THE POTENTIAL IMPACT OF INFORMATION TECHNOLOGY ON THE STRUCTURE OF INTERORGANIZATIONAL RELATIONSHIPS DURING CRISIS RESPONSE: THE PENNSYLVANIA FLOODS OF 1996
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This material is based upon work supported by the National Science Foundation under Grant No. CMS-9632458. Any opinions, findings, and conclusions or recommendations expressed in this material are those of the author(s) and do not necessarily reflect the views of the National Science Foundation.
On Friday, January 19, 1996 severe flooding began in western Pennsylvania. On Saturday, January 20, the Ohio River, which is created from the Allegheny and Monongahela Rivers at the edge of downtown Pittsburgh, crested at 34.8 feet - ~9.8 feet above flood stage. Heavy snowfall followed by abnormally high temperatures caused the quick thaw of more than 30 inches of snow around the region. This, coupled with several inches of new rainfall, overwhelmed creeks, streams, and rivers with the equivalent of one month's worth of rainfall in one day. There was little warning of the coming floods. National Weather Service meteorologists did not issue flood warnings until Friday afternoon, when the flooding of many waterways had already begun. The Flood of 1996, as it is called by the media, is the seventeenth largest flood in the region's history and the largest flood to occur in two decades.
Damage was widespread and severe. Across the state, 18 citizens died, more than 200,000 citizens were evacuated, 11,000 homes were destroyed or received major damage, and another 40,000 homes received minor damage. Approximately 2,000 businesses were destroyed or damaged. In addition, the flooding caused severe damage to state infrastructure. More than 235 bridges, 2,000 water systems, 1,400 roads, and 78 parks were damaged. On Sunday, January 21, President Clinton declared the first six counties in Pennsylvania eligible for federal disaster aid and Transportation Secretary Pena announced one million dollars in aid for the state's transportation system. By Thursday, January 25, all sixty-seven counties in the state were declared eligible for federal disaster aid. Allegheny County (the focus of this report) was declared eligible on Tuesday, January 23. The destruction included structural damage to local piers, houseboats, and recreational vehicles. Several houseboat residents were left homeless.
Allegheny County received flood damage comparable, if not greater than, many other counties around the state. The county was designated as one of fourteen counties in Pennsylvania that received additional federal assistance to repair severely damaged infrastructure. Several area water systems were unusable, and bridges damaged by runaway barges and boats were impassable. A total of 47 communities within Allegheny County reported major damage from the floods. The largest city in the county, Pittsburgh, sustained major damage to infrastructure and parks. The most noticeable damage was in downtown Pittsburgh at Point State Park (the point at which the Ohio River is formed from the Allegheny and Monongahela rivers) - where the park and fountain were completely immersed in water. Additionally, ice jams clogged the Allegheny River and increased the level of damage by displacing and redirecting runoff water.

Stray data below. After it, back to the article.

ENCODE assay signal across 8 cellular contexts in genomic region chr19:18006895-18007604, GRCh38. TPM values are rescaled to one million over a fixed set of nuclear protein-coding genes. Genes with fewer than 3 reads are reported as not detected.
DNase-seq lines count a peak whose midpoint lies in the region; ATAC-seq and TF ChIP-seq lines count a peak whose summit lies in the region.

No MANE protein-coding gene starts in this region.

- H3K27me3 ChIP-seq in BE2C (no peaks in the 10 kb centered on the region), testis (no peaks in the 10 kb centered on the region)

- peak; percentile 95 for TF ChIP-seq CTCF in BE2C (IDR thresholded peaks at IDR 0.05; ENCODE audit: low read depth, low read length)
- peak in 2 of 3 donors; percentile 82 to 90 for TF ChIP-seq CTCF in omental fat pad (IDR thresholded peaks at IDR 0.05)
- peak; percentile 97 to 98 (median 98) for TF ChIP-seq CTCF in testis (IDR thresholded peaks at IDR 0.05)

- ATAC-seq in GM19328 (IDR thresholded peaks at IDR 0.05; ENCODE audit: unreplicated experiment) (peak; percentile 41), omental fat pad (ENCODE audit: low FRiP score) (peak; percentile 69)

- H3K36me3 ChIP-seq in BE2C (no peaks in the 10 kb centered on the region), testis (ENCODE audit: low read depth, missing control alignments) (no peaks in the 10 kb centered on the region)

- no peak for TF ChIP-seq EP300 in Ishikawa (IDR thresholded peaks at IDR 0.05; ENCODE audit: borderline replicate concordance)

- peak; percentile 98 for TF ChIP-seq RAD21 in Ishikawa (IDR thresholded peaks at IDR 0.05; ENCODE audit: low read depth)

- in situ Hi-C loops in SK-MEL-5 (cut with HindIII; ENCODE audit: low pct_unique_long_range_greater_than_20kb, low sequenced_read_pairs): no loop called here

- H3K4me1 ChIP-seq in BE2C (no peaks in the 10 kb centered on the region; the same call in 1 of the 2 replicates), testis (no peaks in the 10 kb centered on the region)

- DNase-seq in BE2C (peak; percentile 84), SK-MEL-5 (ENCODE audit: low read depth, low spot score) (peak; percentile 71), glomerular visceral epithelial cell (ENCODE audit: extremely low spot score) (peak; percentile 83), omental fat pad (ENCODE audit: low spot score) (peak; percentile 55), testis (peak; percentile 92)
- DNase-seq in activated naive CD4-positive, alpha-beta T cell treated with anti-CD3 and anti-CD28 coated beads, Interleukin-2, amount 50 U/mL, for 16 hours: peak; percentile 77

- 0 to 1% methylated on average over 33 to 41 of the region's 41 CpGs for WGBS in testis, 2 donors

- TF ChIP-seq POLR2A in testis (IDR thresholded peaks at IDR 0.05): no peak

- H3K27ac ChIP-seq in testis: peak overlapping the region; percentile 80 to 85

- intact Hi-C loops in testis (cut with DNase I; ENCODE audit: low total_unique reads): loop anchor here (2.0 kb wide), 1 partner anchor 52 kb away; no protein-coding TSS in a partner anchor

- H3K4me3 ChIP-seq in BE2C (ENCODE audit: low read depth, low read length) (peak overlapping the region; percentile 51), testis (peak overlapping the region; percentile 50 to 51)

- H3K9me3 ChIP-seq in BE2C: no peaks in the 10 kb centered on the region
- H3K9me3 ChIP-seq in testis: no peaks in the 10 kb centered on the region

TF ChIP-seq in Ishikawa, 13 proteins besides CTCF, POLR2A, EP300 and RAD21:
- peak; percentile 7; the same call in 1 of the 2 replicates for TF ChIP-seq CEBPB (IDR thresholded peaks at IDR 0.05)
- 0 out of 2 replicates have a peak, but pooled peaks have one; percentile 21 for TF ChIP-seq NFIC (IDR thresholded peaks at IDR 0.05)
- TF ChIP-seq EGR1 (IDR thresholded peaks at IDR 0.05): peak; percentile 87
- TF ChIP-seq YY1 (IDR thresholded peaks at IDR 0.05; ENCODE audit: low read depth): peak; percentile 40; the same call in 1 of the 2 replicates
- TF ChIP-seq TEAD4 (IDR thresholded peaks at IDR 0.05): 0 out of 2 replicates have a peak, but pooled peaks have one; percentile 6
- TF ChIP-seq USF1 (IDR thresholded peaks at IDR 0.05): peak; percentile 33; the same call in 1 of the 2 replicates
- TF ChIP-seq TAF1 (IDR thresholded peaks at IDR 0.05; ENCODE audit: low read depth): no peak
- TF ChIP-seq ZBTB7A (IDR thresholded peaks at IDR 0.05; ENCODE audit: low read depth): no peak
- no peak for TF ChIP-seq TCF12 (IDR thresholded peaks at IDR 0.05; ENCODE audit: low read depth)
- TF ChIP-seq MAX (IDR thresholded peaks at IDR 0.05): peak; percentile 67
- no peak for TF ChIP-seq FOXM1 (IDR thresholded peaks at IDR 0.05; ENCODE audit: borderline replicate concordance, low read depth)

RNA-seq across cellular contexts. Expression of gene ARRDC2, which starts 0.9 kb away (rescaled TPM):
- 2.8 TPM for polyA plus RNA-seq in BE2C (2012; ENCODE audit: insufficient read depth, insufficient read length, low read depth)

Despite the widespread damage, many residents were unaware of the severity of the flooding. Damage, while severe, was concentrated in communities located on the shores of creeks, streams, and rivers. Residents who did not live in or travel to these areas relied primarily on media accounts of the damage. However, there was a competing event for media attention - Pittsburgh's football team, the Steelers, were to play in the Superbowl less than one week later. In fact, when the flood occurred many members of the local media were in route to Tempe, Arizona, preparing for game coverage. Consequently, the Sunday, January 21, edition of the Pittsburgh Post-Gazette (two days after the largest flood in two decades) contained only two articles on the floods, but fourteen articles on the Superbowl. However, media coverage of the floods quickly gained momentum, and the Monday, January 22, edition of the Pittsburgh Post-Gazette contained a more balanced coverage with eighteen flood-related articles and seventeen game-related articles.
Two types of data were gathered; observational and media coverage. The observational data were gathered during a five-day visit with the American Red Cross of Southwestern Pennsylvania (January 23 - January 27) four days after the initial flooding began, and during subsequent interviews with Red Cross and other response organization personnel over the weeks following the flooding.